Germany gears up for cyber war
The German Army held its first cyber warfare military exercise open to the public earlier this week and a select core of tech hacks were there to see what it was all about.
The scenario was straightforward. Red forces overran part of a fictional Blue continent in the Atlantic, prompting the UN Security Council to finally agree on something and sanction a military intervention. The German parliament approved the deployment of Bundeswehr forces and they quickly set about dismantling the enemy tech infrastructure.
The cyber onslaught was launched by the Strategic Reconnaissance Command of the Bundeswehr, which includes the Computer Network Operations team, or CNO, a crack team of 60 geeks. The existence of the cyber war unit was not even made public until last year and it is still unclear how many cyber soldiers Germany has on call. Although thousands of women serve in the Bundeswehr, the 60-strong unit deployed in the exercise was manned solely by geeky men, which we don’t find very surprising.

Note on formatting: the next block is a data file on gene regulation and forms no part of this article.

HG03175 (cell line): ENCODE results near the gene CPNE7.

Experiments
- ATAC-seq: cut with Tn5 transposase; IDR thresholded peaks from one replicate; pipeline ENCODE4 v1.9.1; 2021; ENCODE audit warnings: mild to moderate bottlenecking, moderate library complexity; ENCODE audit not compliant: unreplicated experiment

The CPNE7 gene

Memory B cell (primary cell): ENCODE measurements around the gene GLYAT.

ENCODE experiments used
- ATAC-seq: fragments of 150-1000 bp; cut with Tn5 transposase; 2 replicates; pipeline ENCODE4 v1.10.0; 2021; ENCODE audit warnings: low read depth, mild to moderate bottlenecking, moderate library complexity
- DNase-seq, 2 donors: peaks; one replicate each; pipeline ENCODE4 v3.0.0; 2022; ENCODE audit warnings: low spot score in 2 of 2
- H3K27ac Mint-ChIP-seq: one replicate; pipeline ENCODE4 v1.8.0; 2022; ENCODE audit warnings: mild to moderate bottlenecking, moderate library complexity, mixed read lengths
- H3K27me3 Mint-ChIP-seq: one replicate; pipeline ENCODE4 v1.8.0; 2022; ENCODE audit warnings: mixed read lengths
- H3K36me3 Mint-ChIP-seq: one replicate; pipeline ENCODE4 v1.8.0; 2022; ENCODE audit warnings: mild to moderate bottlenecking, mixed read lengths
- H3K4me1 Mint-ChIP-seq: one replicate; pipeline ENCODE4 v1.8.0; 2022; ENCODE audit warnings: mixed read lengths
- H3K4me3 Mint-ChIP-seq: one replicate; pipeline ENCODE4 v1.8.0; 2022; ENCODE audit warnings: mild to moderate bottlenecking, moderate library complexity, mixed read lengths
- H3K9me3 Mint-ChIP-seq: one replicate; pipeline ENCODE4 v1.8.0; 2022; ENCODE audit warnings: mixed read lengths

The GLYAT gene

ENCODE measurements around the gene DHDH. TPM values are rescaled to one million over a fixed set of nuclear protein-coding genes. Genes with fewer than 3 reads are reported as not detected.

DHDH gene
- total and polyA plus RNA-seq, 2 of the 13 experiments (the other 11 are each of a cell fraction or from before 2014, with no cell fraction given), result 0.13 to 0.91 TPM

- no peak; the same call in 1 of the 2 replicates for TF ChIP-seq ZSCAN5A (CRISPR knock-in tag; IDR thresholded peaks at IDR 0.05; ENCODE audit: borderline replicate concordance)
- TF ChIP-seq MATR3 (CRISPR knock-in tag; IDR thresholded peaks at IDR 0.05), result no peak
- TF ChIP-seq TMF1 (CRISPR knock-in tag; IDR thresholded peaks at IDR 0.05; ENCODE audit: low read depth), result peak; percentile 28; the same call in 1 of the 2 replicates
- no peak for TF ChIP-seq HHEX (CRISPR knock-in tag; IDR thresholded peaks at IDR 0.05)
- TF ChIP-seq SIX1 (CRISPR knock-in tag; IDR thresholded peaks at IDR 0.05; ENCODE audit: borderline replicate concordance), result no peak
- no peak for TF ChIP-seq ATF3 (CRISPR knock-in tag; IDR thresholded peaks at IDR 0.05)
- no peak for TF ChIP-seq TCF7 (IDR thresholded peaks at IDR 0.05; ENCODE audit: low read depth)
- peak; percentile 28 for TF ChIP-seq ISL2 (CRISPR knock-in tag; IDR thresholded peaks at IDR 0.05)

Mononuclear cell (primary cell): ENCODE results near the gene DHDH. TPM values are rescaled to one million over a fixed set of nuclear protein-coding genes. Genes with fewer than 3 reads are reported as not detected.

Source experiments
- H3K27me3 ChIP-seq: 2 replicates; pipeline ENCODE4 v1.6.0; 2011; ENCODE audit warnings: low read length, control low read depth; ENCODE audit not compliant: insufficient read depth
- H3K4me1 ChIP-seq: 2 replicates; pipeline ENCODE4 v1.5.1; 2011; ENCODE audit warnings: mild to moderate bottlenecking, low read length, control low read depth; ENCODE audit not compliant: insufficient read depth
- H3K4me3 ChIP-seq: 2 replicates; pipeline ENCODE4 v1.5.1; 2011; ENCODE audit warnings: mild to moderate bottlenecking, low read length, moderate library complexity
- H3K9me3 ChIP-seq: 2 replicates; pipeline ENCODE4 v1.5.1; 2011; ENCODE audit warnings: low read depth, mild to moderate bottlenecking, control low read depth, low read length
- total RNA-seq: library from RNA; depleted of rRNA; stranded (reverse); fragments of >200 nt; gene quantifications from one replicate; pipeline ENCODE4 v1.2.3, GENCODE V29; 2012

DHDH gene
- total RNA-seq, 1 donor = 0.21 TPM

Reporters were allowed to interview the troops after the exercise, although no photos were allowed. One CNO solider said the weapons used in the attack are freely available on the internet, reports Heise.de.
"We use ordinary, commercially available products," he said. The troops used a range of tools with odd names like "John the Ripper" and "hostenum" to wreak havoc on the Red intranet.
CNO officers told reporters that their deployment is strictly regulated and they can only go into action following Bundestag approval. They follow the same rules of deployment as fighter squadrons or tank battalions and they need a clear mandate to spring into action.
In related news, upon hearing of the exercise, French President Nicholas Sarkozy instructed the French strategic nuclear forces to stand down and signed an instrument of unconditional surrender. We made this last bit up.